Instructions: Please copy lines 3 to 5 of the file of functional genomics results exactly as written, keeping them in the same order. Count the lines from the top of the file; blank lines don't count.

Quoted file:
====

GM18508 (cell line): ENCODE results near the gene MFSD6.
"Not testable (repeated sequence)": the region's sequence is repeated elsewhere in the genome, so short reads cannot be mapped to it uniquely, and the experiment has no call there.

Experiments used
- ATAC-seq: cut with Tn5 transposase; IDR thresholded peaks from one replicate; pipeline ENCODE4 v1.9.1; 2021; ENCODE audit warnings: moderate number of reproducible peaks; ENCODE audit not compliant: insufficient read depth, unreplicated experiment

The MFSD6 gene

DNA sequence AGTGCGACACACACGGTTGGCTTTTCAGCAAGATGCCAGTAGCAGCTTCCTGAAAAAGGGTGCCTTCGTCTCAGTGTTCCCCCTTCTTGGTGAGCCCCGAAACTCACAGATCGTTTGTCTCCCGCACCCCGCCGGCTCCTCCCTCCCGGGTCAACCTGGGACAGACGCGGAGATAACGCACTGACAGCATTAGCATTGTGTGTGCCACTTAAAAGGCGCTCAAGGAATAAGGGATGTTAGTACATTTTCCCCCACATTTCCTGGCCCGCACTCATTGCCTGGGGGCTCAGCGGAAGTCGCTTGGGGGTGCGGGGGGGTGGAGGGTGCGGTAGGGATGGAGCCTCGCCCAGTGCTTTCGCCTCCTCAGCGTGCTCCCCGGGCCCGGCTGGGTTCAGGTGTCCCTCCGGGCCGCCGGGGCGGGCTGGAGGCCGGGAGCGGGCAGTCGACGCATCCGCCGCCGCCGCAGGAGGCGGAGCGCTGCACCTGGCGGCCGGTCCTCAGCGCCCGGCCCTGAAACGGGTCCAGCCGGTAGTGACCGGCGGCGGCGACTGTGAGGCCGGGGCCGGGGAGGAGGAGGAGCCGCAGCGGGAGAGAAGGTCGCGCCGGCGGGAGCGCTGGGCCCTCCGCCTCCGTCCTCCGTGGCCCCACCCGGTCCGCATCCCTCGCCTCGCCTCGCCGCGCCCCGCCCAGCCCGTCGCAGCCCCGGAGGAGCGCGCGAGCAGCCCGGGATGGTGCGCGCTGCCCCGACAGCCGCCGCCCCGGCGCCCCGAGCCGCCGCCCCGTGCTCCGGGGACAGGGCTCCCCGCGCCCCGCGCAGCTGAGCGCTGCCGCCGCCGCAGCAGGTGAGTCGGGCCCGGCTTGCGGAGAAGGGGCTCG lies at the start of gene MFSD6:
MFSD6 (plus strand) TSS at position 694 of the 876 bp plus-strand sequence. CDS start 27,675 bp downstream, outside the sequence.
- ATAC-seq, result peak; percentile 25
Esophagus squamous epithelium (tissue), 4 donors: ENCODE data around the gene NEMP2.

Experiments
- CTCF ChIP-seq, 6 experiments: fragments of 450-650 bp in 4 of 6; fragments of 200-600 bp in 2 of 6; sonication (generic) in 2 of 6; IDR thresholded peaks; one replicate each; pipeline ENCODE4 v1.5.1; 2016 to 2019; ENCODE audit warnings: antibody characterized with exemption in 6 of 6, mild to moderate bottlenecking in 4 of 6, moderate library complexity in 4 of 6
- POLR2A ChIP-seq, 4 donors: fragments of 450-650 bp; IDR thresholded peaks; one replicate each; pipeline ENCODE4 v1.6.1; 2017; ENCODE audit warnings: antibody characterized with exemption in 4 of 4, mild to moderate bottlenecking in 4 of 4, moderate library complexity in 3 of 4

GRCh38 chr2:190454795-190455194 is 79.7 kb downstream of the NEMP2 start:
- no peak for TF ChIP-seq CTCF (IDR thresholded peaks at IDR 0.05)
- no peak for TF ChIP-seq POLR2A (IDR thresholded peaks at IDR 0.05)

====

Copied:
Experiments used
- ATAC-seq: cut with Tn5 transposase; IDR thresholded peaks from one replicate; pipeline ENCODE4 v1.9.1; 2021; ENCODE audit warnings: moderate number of reproducible peaks; ENCODE audit not compliant: insufficient read depth, unreplicated experiment

The MFSD6 gene